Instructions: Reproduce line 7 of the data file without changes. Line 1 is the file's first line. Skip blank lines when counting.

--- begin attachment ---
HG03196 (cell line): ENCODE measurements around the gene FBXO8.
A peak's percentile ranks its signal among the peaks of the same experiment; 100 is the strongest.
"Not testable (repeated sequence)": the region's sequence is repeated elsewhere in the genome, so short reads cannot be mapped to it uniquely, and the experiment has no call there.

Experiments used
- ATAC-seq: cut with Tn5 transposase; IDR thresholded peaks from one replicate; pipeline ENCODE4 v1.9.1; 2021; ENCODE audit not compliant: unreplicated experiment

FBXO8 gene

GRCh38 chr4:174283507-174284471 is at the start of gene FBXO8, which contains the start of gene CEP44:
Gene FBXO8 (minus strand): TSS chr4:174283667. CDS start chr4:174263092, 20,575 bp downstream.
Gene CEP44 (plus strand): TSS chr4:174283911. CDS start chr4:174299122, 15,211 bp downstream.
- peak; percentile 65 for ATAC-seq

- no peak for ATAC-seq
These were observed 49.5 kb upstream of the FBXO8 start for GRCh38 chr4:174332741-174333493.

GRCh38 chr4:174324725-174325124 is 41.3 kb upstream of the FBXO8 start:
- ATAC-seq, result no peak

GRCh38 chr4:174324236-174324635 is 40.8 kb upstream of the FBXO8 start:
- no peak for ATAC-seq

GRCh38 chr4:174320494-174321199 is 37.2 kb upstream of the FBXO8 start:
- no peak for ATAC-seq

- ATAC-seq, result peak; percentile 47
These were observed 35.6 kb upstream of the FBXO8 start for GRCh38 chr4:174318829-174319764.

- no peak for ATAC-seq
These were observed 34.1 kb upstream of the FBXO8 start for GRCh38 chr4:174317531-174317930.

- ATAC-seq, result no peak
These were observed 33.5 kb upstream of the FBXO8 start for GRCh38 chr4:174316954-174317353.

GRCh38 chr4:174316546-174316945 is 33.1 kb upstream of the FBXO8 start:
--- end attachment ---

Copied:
GRCh38 chr4:174283507-174284471 is at the start of gene FBXO8, which contains the start of gene CEP44: